International Association for Cryptologic Research

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2012-10-16
15:17 [Pub][ePrint] Using Randomizers for Batch Verification of ECDSA Signatures, by Sabyasachi Karati and Abhijit Das and Dipanwita Roychowdhury

  Randomizers are popularly used to prevent various types of attacks on batch-verification schemes. Recently, several algorithms based upon symbolic computation are proposed for the batch verification of ECDSA signatures. In this article, we demonstrate that the concept of randomizers can be easily embedded in these symbolic-computation algorithms. The performance degradation caused by randomizers is comparable with that associated with ECDSA*.



15:17 [Pub][ePrint] New Constructions and Proof Methods for Large Universe Attribute-Based Encryption, by Yannis Rouselakis and Brent Waters

  We propose two large universe Attribute-Based Encryption constructions. In a large universe ABE construction any string can be used as an attribute and attributes need not be enumerated at system setup. Our first construction establishes a novel large universe Ciphertext-Policy ABE scheme on prime order bilinear groups, while the second achieves

a significant efficiency improvement over the large universe Key-Policy ABE systems of Lewko-Waters and Lewko. Both schemes are selectively secure in the standard model under two \"q-type\" assumptions similar to ones used in prior works. Our work brings back \"program and cancel\" techniques to this problem.

We provide implementations and benchmarks of our constructions

in Charm; a programming environment for rapid prototyping of cryptographic primitives.



15:17 [Pub][ePrint] Quantitative Analysis of the Full Bitcoin Transaction Graph, by Dorit Ron and Adi Shamir

  The Bitcoin scheme is a rare example of a large scale global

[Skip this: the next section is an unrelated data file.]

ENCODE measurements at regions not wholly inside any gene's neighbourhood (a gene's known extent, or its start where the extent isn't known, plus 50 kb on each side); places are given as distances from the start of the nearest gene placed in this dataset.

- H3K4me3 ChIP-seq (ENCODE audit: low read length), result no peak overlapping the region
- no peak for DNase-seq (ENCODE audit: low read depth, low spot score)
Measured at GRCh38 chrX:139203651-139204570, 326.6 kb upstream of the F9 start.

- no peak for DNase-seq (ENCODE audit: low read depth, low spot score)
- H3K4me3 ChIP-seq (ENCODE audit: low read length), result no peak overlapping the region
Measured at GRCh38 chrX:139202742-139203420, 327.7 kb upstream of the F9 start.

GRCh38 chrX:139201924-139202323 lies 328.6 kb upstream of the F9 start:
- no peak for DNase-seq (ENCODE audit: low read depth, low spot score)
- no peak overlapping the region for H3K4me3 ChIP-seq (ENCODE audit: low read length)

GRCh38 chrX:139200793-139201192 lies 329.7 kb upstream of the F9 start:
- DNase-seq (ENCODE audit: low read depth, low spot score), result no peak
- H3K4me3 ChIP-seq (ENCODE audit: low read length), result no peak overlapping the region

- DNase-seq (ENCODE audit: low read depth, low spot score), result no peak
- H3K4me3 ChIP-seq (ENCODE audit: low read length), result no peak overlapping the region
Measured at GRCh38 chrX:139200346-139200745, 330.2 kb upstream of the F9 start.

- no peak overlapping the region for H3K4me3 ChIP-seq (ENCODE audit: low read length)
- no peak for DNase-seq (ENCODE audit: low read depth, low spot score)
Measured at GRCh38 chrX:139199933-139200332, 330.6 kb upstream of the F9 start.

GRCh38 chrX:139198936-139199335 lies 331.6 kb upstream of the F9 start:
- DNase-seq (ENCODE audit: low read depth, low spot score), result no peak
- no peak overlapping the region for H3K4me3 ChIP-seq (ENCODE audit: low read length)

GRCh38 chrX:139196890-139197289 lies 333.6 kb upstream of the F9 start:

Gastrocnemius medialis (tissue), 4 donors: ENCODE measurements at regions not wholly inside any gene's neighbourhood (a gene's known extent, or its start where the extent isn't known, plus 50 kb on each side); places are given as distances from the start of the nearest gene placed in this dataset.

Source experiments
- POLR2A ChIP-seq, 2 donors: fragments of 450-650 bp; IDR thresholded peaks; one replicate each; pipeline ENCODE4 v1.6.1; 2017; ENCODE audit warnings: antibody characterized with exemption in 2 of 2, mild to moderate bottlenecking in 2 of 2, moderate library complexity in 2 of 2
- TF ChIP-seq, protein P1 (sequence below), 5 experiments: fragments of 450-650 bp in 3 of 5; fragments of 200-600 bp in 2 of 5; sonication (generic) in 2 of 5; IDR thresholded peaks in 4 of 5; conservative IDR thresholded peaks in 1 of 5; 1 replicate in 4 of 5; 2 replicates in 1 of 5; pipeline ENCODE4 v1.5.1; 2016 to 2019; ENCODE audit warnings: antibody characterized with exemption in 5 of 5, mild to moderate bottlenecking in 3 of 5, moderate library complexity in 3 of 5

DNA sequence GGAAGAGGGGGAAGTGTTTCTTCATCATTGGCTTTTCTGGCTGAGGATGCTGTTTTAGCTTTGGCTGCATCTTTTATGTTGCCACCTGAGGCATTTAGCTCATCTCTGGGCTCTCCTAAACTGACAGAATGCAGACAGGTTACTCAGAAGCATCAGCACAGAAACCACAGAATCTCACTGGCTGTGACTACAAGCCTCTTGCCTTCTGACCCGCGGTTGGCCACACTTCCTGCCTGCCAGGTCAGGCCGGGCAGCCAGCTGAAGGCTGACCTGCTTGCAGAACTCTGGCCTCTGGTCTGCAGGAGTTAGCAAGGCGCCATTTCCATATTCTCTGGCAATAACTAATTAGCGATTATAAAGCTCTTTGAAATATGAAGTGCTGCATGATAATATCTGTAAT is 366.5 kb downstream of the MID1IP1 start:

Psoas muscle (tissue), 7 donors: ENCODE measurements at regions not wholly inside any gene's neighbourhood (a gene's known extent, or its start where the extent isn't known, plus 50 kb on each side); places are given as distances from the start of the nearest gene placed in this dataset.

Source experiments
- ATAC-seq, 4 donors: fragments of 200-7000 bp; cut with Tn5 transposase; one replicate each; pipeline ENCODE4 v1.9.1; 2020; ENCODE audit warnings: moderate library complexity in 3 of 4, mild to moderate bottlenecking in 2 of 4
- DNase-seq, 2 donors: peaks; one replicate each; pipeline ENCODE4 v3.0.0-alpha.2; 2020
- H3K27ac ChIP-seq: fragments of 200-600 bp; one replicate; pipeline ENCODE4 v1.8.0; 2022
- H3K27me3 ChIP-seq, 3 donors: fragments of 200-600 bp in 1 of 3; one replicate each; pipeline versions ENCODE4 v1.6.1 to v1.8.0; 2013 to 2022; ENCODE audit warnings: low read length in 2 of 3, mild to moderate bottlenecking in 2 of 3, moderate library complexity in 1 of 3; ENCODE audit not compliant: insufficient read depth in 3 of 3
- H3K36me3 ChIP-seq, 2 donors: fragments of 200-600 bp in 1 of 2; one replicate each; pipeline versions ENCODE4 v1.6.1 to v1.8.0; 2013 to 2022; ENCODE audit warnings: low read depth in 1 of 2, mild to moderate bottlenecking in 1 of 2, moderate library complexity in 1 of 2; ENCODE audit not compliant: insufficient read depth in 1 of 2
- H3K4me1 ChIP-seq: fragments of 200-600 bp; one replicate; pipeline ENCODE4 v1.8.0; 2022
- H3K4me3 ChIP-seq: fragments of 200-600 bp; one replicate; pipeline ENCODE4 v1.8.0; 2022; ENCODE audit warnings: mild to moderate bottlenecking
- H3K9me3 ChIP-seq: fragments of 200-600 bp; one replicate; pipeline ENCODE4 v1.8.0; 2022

payment system in which all the transactions are publicly

accessible (but in an anonymous way). We downloaded the full history

of this scheme, and analyzed many statistical properties of its

associated transaction graph. In this paper we answer for the

first time a variety of interesting questions about the typical

behavior of account owners, how they acquire and how they spend

their Bitcoins, the balance of Bitcoins they keep in their

accounts, and how they move Bitcoins between their various

accounts in order to better protect their privacy. In addition, we

isolated all the large transactions in the system, and discovered

that almost all of them are closely related to a single large

transaction that took place in November 2010, even though the

associated users apparently tried to hide this fact with many

strange looking long chains and fork-merge structures in the

transaction graph.



15:17 [Pub][ePrint] ON PROVABLY SECURE CODE-BASED SIGNATURE AND SIGNCRYPTION SCHEME, by Preetha Mathew K and Sachin Vasant and C Pandu Rangan

  Signcryption is a cryptographic protocol that provides authentication and confidentiality as a single primitive at a cost lower than the combined cost of sign and encryption. Due to the improved efficiency, signcryption schemes have found significant applications in areas related to E-commerce. Shor\'s algorithm [22] poses a threat to number-theoretic algorithms, as it can solve the number-theoretic hard problems in polynomial time using quantum computers. Therefore, code-based cryptography offers an exciting alternative to number-theoretic cryptography, as it is not only resistant to quantum algorithms, but also, the base operation (matrix-vector multiplication) is far less computationally intensive

compared to the modular exponentiation required in number-theoretic schemes. Courtois, Finiasz and Sendrier proposed the only practical code-based signature(CFS signature) [7]. It can be used to realise

many cryptographic primitives. But the signature is currently not provably secure due to the existence

of the high rate distinguisher [11]. In this paper, we make use of an alternate key-construct for the CFS

signature, and thus prove its existential unforgeability under chosen message attacks (EUF-CMA). Also,

we propose a code-based signcryption scheme and proved its security. To the best of our knowledge,